“The universe is full of noise.  True wisdom is in knowing what to pay attention to.” — Debasish Mridha

“Pay more attention to the silence than to the sounds. Paying attention to outer silence creates inner silence: the mind becomes still.  A portal is opening up.” — Eckhart Tolle

“Pay attention to the little things.  They’re more important than you think.”  — Matt Gutierrez

“Don’t beg for attention; pay attention to your dreams and others will pay attention to you.” — Israelmore Ayivor

“People will reveal who they are if you just pay attention.”  — Germany Kent

“Pay attention to the gentle ones, the ones who can hold your gaze with no discomfort, the ones who smile to themselves while sitting alone in a coffee shop, the ones who walk as if floating. Take them in and marvel at them.  Simply marvel. It takes an extraordinary person to carry themselves as if they do not live in hell.” —  D. Bunyavong

“Pay attention to what you don’t see.” — Tia DeShay

“Pay attention to the beauty surrounding you.” — Anne Lamott

“The simple act of paying attention can take you a long way.”  — Keanu Reeves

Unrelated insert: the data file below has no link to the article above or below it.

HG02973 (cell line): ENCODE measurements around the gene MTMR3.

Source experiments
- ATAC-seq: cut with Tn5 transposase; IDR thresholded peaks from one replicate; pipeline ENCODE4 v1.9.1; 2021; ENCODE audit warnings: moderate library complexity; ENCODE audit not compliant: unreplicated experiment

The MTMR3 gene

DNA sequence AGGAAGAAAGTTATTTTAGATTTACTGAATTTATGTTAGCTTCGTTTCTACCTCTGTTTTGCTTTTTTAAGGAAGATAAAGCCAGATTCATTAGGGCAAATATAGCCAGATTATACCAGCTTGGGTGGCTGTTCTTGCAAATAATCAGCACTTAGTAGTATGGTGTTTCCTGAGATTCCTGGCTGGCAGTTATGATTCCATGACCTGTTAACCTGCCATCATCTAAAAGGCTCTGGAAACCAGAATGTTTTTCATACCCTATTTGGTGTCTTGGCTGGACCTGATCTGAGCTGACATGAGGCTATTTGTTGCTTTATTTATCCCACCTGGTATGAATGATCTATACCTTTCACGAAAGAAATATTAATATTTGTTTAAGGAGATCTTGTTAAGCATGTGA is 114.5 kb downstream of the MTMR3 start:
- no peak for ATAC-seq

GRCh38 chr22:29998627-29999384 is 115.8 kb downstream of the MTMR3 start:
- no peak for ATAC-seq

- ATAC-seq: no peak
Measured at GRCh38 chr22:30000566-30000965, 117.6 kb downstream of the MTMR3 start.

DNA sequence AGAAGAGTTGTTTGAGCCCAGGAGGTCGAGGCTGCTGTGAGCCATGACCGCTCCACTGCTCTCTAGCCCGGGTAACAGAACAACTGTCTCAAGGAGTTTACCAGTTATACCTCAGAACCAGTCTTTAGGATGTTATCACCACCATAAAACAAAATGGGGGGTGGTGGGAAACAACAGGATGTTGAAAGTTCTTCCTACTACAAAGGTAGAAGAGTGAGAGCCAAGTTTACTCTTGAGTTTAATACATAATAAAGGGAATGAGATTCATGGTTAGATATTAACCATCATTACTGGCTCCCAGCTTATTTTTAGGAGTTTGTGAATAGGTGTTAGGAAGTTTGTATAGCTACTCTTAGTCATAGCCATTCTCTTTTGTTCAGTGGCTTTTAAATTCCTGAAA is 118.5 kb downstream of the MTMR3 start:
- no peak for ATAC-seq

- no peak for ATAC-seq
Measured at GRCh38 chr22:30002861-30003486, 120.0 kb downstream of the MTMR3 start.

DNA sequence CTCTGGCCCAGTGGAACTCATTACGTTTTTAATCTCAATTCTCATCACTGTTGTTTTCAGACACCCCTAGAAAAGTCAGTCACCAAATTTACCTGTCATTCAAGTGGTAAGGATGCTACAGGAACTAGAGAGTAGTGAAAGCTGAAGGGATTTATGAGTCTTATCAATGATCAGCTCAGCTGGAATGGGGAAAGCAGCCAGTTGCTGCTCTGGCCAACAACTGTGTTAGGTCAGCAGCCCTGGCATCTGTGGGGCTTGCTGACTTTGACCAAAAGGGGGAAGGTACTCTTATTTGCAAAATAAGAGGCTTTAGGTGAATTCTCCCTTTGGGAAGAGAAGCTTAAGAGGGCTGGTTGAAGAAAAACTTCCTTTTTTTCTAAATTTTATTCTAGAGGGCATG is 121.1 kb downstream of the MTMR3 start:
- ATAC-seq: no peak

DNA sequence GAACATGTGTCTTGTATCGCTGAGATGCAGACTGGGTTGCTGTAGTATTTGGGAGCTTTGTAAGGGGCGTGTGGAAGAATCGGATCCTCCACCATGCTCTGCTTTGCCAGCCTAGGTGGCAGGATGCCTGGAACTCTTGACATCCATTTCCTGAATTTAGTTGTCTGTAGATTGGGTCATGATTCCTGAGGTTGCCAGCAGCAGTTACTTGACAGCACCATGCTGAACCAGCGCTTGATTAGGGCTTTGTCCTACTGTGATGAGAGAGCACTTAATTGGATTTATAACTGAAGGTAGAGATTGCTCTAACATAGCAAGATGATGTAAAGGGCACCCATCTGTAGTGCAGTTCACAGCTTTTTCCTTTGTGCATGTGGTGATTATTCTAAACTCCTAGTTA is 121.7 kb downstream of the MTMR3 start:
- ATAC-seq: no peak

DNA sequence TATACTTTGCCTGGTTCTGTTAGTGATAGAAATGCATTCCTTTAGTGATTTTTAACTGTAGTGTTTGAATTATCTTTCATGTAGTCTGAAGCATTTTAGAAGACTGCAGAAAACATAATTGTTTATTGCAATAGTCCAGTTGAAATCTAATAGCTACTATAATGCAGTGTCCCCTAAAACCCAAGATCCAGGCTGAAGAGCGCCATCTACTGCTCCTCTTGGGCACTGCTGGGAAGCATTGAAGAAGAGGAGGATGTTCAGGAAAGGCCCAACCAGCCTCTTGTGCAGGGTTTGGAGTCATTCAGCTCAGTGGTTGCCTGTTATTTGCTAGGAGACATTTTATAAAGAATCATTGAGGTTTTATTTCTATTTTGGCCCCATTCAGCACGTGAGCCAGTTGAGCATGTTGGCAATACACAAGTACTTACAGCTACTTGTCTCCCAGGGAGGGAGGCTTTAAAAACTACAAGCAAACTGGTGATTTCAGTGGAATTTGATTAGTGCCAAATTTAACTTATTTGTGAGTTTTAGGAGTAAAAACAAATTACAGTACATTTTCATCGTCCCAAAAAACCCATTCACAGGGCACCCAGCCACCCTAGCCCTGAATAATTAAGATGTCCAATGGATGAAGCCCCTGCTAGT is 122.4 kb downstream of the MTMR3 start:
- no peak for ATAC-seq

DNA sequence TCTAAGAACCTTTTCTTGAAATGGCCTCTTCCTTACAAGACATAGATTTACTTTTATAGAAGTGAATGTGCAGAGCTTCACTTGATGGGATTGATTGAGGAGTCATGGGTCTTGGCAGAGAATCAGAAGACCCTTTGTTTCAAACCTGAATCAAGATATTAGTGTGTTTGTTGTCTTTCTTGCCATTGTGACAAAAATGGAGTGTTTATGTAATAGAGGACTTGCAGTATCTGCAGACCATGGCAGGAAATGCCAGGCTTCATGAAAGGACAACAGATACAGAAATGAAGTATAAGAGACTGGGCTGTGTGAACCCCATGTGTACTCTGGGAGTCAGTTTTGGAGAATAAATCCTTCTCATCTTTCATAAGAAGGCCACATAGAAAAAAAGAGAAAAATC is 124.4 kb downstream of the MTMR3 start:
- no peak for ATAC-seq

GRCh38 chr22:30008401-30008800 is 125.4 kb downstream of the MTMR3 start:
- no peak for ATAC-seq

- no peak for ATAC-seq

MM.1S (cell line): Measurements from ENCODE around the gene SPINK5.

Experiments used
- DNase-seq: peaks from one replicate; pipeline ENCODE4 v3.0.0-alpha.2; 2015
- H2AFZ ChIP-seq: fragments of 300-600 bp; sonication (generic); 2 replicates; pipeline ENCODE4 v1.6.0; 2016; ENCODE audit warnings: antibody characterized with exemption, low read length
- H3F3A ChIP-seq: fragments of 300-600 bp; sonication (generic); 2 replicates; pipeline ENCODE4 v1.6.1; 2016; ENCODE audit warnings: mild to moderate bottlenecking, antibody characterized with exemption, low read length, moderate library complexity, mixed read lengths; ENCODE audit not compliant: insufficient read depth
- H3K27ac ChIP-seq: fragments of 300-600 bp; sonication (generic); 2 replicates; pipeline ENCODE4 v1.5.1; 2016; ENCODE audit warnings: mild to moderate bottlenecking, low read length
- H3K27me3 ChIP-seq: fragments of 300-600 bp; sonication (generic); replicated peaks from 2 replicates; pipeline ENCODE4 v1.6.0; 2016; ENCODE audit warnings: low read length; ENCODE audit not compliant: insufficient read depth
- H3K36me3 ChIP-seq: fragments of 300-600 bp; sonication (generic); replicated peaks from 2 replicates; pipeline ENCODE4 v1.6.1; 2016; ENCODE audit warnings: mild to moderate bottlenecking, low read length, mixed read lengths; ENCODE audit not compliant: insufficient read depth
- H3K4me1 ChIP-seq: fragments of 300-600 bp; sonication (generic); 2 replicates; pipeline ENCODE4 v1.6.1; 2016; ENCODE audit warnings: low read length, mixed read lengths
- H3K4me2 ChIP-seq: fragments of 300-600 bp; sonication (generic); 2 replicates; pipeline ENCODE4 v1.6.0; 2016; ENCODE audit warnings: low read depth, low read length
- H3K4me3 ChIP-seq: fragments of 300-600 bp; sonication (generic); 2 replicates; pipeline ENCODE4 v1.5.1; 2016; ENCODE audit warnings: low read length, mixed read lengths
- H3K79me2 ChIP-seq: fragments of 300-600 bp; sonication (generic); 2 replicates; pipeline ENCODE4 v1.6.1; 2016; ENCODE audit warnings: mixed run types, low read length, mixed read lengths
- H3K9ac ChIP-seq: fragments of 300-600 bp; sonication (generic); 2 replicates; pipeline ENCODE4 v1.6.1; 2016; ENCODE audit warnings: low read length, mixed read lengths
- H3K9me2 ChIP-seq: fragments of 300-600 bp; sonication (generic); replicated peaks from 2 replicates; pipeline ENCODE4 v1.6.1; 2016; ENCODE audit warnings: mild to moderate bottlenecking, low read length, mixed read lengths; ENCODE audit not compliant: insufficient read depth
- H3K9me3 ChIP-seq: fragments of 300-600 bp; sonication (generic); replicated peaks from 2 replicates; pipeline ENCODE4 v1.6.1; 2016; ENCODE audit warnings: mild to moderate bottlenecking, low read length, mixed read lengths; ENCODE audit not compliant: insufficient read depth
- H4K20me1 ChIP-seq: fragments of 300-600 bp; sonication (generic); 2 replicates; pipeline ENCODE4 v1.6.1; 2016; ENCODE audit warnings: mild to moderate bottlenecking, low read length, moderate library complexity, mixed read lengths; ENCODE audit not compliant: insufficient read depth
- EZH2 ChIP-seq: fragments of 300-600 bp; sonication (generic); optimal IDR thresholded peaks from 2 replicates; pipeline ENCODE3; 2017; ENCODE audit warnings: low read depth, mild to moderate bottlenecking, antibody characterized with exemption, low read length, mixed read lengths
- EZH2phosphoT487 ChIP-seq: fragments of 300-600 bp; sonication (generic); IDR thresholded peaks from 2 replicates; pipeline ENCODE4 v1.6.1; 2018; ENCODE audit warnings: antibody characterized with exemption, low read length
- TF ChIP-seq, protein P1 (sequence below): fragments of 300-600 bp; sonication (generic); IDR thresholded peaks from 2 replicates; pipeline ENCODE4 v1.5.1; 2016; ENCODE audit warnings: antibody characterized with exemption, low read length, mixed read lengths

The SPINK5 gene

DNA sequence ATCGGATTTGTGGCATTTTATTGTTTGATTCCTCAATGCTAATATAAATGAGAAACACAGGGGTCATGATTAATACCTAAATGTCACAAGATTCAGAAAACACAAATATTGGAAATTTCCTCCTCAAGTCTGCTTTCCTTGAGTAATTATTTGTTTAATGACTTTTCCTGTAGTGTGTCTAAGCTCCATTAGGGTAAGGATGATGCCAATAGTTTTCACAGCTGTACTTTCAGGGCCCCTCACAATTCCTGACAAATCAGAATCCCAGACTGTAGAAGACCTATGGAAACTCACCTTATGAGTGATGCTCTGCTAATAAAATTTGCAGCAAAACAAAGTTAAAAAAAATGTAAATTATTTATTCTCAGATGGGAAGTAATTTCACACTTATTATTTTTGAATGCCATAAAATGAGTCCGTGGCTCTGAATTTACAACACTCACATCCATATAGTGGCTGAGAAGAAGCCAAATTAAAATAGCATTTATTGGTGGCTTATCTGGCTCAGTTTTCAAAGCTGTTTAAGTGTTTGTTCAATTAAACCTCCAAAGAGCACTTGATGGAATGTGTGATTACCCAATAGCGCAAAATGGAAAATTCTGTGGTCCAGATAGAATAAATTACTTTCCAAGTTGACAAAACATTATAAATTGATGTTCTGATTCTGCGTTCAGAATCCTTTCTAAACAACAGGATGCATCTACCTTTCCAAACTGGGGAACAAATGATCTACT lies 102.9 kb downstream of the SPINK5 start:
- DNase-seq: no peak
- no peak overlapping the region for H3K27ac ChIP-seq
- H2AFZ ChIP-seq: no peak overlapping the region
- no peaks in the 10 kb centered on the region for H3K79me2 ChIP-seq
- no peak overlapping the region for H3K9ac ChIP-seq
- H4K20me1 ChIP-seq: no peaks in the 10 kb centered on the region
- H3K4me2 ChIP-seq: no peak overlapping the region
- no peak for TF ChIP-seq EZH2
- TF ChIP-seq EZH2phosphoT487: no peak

“You’ll have bad times.  But that’ll always wake you up to the good stuff you weren’t paying attention to.” — Sean Maguire in Good Will Hunting

“Difficulties come when you don’t pay attention to life’s whisper. Life always whispers to you first, but if you ignore the whisper, sooner or later you’ll get a scream.” — Oprah Winfrey

“Paying attention is the most basic and profound expression of love.” —Tara Brach

“The greatest act of love is to pay attention.” — Diane Sawyer

“Every single person has a story that will break your heart.  And if you’re paying attention, many people have a story that will bring you to your knees.  Nobody rides for free.”  — Brené Brown